From: Alexej Kryukov (email@example.com)
Date: Mon Aug 22 2005 - 16:46:48 CDT
On Monday 22 August 2005 23:00, John Hudson wrote:
> This sort of thing (see also Japanese Ruby notation and Ethiopic
> liturgical/chant notation) is normally considered a layout issue,
> i.e. a glyph processing and positioning issue rather than a character
> encoding issue.
Well, in case of Ruby notation or any other superscript notation
the superscript text belongs to a separate text flow. This is something
quite different than letter-titlos, which represent an integral
part of any Church Slavonic text and behave exactly like combining
diacritical marks (in fact, they *are* combining marks).
> So the first thing to do would be to confirm whether
> the letter-titlos are simply glyph variants of the regular letters,
> as superscript Latin letters are,
The main reason to consider letter-titlos separate characters is that
using them is required according to the rules of Church Slavonic
orthography. These rules are quite complex and cannot be described
by a simple algorithm, so that replacing regular letters with
letter-titlos can't be entrusted to a rendering engine.
If this is not a sufficient reason for encoding characters and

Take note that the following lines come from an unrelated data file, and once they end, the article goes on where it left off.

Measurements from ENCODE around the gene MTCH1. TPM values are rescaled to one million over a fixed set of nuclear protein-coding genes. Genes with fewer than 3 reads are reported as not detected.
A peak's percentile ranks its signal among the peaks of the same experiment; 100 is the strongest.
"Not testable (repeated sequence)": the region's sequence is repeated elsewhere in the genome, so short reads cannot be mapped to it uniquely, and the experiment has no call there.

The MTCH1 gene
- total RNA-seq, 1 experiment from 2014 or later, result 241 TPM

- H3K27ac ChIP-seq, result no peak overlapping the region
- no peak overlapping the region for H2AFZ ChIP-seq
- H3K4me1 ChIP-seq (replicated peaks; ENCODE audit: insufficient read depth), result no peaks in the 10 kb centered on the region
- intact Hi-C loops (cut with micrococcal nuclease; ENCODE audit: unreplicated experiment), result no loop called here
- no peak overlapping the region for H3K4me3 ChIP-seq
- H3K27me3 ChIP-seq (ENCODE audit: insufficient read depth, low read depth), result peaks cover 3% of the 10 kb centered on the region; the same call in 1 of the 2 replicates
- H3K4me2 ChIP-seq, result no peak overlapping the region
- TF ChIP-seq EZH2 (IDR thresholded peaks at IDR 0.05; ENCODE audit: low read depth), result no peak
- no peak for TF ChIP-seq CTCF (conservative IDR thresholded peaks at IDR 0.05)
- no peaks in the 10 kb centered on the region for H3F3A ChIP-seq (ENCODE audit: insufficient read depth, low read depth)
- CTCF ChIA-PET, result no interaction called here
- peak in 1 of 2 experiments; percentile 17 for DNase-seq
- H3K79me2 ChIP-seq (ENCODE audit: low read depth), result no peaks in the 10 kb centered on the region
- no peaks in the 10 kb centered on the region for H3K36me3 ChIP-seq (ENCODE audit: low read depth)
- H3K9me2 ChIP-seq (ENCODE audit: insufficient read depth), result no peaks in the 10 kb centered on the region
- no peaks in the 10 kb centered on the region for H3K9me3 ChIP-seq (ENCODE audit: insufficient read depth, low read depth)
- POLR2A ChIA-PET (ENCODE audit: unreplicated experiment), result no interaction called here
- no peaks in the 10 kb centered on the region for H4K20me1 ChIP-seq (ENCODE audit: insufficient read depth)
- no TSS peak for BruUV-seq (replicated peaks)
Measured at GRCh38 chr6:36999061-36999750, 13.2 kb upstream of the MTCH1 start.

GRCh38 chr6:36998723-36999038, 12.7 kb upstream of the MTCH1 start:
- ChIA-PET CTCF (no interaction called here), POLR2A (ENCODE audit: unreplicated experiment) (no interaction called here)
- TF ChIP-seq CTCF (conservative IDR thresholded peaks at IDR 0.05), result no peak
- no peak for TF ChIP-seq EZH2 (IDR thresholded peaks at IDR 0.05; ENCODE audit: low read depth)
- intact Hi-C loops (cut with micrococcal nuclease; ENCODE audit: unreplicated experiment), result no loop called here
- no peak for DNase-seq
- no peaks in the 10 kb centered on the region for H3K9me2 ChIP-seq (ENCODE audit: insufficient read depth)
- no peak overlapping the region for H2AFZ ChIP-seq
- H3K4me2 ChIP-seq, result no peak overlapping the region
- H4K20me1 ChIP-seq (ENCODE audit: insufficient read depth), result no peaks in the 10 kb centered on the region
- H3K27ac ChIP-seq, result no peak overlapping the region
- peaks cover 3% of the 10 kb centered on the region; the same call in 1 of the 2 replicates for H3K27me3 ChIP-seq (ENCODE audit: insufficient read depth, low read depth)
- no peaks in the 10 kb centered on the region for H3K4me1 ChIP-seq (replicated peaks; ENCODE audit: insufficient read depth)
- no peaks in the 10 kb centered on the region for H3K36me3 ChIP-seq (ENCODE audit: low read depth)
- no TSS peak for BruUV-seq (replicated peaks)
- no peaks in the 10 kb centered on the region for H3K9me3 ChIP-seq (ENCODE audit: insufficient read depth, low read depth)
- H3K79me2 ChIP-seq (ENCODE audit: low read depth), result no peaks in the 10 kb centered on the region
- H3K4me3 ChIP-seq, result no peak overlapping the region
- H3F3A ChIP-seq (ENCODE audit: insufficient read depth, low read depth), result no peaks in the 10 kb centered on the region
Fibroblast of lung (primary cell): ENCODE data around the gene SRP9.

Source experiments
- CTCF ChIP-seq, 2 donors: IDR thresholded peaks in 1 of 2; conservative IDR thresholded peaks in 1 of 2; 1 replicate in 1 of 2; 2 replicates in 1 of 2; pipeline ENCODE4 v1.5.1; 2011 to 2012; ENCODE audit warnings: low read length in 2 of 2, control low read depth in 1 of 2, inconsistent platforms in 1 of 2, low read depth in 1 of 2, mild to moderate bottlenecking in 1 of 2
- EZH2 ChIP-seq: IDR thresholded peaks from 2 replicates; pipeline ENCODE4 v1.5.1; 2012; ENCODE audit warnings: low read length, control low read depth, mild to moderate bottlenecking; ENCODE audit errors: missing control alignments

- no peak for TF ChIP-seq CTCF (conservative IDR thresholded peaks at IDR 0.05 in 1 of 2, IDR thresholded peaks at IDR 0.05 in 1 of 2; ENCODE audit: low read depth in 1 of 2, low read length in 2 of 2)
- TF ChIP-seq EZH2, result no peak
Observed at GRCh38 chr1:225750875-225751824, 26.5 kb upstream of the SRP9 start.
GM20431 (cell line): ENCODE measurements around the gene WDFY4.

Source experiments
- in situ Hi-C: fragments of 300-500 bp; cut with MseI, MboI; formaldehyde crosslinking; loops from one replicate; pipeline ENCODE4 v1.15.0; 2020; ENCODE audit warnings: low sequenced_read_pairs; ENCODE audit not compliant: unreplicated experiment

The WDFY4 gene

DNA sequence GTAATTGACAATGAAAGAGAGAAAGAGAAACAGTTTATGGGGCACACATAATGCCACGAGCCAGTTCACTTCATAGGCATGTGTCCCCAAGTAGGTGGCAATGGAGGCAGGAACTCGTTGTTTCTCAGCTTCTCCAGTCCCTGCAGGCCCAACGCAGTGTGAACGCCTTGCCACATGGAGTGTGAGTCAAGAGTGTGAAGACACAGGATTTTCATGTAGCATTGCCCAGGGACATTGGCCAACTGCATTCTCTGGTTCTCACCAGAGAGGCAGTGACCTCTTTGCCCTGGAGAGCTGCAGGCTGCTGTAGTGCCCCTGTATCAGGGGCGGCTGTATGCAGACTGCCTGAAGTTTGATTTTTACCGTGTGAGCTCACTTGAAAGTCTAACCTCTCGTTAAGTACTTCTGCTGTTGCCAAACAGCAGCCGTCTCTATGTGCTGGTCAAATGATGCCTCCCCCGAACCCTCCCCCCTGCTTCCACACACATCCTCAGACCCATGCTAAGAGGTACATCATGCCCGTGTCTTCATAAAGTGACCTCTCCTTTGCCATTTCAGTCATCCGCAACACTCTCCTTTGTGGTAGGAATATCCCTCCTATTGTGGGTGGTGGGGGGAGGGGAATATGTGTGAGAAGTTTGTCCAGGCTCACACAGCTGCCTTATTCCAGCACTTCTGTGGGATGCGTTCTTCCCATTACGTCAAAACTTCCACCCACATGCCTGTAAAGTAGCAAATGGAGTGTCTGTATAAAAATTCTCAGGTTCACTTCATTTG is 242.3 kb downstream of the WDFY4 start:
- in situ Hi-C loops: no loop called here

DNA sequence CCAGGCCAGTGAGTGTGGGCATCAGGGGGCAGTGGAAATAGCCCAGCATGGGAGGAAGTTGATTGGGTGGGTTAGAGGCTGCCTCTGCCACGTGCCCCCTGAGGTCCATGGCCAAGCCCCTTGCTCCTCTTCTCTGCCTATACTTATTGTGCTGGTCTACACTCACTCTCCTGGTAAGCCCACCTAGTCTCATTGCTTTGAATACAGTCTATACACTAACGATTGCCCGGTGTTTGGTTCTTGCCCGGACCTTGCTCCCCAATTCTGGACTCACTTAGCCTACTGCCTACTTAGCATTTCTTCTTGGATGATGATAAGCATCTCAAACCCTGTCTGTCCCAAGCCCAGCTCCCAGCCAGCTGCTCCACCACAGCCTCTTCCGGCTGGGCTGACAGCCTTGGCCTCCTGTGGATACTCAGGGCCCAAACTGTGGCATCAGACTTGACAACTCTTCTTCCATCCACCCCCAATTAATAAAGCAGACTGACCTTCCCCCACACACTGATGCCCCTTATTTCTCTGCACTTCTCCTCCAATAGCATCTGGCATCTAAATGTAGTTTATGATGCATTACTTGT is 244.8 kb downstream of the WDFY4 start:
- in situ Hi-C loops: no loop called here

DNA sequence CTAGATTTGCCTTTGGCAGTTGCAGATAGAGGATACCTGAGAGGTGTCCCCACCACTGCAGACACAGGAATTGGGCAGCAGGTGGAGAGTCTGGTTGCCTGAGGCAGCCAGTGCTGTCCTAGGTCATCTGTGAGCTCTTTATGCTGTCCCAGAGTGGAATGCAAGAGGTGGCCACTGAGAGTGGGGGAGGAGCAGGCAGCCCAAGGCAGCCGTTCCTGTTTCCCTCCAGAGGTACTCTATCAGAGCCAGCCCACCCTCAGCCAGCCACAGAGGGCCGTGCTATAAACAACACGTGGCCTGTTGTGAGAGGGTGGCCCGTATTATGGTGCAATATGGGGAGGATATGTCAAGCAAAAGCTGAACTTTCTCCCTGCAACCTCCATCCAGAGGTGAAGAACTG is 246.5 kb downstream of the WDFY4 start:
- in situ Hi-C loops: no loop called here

Unicode prefers to consider them glyph variants, then well, it's still
Unicode's task to propose a consistent method of encoding Church
Slavonic. In this case we need at least a standard way to tell rendering
engine that a specific character should be rendered as a combining mark.
It would be nice to have in Unicode something like "ZERO WIDTH
COMBINING MARK MARKER", but, until there is no such character,
I would insist on encoding letter-titlos.
> and whether the special form of the
> titlo used with these letters is a glyph variant of the combining
> titlo mark.
Well, this is a purely technical (and so less important) question.
Particularly I would be quite happy with the existing combining titlo,
but some people will argue, I know...
-- Regards, Alexej Kryukov <akrioukov at newmail dot ru> Moscow State University Historical Faculty
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